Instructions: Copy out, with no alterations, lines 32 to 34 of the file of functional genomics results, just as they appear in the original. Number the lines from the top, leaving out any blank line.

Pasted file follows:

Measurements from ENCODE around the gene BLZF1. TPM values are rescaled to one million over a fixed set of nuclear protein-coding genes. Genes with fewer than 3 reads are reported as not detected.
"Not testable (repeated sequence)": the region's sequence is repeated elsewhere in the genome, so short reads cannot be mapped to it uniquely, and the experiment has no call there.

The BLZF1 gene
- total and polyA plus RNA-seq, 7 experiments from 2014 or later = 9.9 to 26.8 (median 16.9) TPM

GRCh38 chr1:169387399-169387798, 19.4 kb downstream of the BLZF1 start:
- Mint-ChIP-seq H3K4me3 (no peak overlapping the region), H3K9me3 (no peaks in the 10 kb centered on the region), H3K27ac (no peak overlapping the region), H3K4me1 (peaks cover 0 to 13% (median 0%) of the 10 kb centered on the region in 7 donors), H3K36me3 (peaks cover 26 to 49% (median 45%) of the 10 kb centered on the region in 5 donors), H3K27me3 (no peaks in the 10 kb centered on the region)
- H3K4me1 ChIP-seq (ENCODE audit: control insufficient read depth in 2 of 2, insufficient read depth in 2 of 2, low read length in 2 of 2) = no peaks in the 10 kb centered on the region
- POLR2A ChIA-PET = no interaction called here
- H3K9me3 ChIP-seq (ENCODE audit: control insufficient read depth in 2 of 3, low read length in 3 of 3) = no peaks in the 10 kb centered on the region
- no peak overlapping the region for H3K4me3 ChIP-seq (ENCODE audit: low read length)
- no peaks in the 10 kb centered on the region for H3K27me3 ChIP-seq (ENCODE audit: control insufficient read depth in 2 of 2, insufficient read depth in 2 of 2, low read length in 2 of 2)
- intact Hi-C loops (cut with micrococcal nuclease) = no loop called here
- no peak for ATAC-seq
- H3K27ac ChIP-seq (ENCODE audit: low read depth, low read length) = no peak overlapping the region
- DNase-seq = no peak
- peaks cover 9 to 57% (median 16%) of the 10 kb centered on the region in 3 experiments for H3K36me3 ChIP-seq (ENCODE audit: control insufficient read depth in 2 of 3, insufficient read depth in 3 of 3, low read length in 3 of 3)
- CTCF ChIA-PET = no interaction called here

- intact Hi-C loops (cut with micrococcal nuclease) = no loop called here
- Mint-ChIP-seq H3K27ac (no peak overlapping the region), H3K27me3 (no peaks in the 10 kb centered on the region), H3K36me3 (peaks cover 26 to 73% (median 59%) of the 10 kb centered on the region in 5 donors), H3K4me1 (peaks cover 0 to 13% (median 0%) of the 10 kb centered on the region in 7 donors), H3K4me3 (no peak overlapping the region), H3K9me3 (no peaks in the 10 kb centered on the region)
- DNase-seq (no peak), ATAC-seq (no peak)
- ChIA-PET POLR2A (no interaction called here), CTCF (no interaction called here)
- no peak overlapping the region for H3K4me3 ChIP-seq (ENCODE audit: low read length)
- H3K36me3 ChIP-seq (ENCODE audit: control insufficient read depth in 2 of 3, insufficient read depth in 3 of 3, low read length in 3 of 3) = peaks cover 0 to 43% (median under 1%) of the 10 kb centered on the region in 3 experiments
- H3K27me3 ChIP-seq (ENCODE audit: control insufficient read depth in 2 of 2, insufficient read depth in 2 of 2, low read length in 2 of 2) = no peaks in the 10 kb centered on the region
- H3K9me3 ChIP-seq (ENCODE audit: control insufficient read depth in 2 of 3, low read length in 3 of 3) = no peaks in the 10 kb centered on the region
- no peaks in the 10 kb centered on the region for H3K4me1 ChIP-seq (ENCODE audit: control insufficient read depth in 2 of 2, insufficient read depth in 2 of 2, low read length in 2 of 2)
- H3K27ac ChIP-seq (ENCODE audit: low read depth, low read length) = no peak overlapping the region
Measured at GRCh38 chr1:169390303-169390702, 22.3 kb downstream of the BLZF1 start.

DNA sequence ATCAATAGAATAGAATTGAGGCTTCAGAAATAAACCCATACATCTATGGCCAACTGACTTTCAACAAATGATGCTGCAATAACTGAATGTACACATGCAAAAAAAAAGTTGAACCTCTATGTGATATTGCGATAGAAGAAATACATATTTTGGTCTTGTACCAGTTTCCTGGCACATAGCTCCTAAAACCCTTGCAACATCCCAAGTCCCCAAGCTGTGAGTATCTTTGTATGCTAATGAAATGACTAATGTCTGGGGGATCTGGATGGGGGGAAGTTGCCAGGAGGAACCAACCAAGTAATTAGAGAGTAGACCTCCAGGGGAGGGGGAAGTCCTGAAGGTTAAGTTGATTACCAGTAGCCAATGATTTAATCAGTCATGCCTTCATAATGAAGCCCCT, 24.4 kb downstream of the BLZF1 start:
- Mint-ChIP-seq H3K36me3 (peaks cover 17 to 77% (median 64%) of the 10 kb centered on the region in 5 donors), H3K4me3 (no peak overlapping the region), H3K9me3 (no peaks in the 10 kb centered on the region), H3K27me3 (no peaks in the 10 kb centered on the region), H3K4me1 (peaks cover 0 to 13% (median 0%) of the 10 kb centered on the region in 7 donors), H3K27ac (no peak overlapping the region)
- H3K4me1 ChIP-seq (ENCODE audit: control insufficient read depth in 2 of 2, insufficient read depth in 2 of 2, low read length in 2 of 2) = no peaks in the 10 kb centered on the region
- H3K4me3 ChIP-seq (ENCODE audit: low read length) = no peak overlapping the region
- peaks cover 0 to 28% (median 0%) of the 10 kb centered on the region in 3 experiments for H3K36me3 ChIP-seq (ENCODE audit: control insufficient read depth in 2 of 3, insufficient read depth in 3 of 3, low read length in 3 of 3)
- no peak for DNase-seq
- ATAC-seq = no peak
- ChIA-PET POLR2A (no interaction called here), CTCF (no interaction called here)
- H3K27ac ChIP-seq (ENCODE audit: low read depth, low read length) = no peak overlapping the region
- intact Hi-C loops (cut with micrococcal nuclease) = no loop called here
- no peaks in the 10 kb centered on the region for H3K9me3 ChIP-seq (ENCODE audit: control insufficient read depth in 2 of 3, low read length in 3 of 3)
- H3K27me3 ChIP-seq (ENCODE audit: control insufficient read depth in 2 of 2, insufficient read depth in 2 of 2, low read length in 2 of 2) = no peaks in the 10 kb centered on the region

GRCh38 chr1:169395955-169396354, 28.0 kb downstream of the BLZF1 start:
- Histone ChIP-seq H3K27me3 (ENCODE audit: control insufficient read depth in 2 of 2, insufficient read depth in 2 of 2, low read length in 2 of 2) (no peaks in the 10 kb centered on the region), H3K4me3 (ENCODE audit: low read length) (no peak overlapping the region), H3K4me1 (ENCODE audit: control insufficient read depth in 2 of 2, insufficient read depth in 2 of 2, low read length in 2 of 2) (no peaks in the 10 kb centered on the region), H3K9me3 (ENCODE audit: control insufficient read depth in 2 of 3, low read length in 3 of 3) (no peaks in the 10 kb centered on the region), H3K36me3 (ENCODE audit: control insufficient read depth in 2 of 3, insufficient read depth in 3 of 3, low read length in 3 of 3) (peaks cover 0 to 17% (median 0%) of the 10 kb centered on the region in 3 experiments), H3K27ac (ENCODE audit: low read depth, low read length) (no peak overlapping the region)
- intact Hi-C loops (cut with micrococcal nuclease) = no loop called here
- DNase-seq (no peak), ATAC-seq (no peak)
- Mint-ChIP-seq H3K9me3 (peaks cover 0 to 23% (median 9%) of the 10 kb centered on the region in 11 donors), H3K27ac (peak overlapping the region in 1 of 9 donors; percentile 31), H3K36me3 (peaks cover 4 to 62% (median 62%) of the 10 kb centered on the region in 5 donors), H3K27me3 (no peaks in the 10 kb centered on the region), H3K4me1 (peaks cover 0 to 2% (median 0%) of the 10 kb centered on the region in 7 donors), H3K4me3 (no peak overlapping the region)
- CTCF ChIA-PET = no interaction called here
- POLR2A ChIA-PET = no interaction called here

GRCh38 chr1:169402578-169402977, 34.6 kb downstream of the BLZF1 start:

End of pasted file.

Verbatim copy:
- H3K4me3 ChIP-seq (ENCODE audit: low read length) = no peak overlapping the region
- peaks cover 0 to 28% (median 0%) of the 10 kb centered on the region in 3 experiments for H3K36me3 ChIP-seq (ENCODE audit: control insufficient read depth in 2 of 3, insufficient read depth in 3 of 3, low read length in 3 of 3)
- no peak for DNase-seq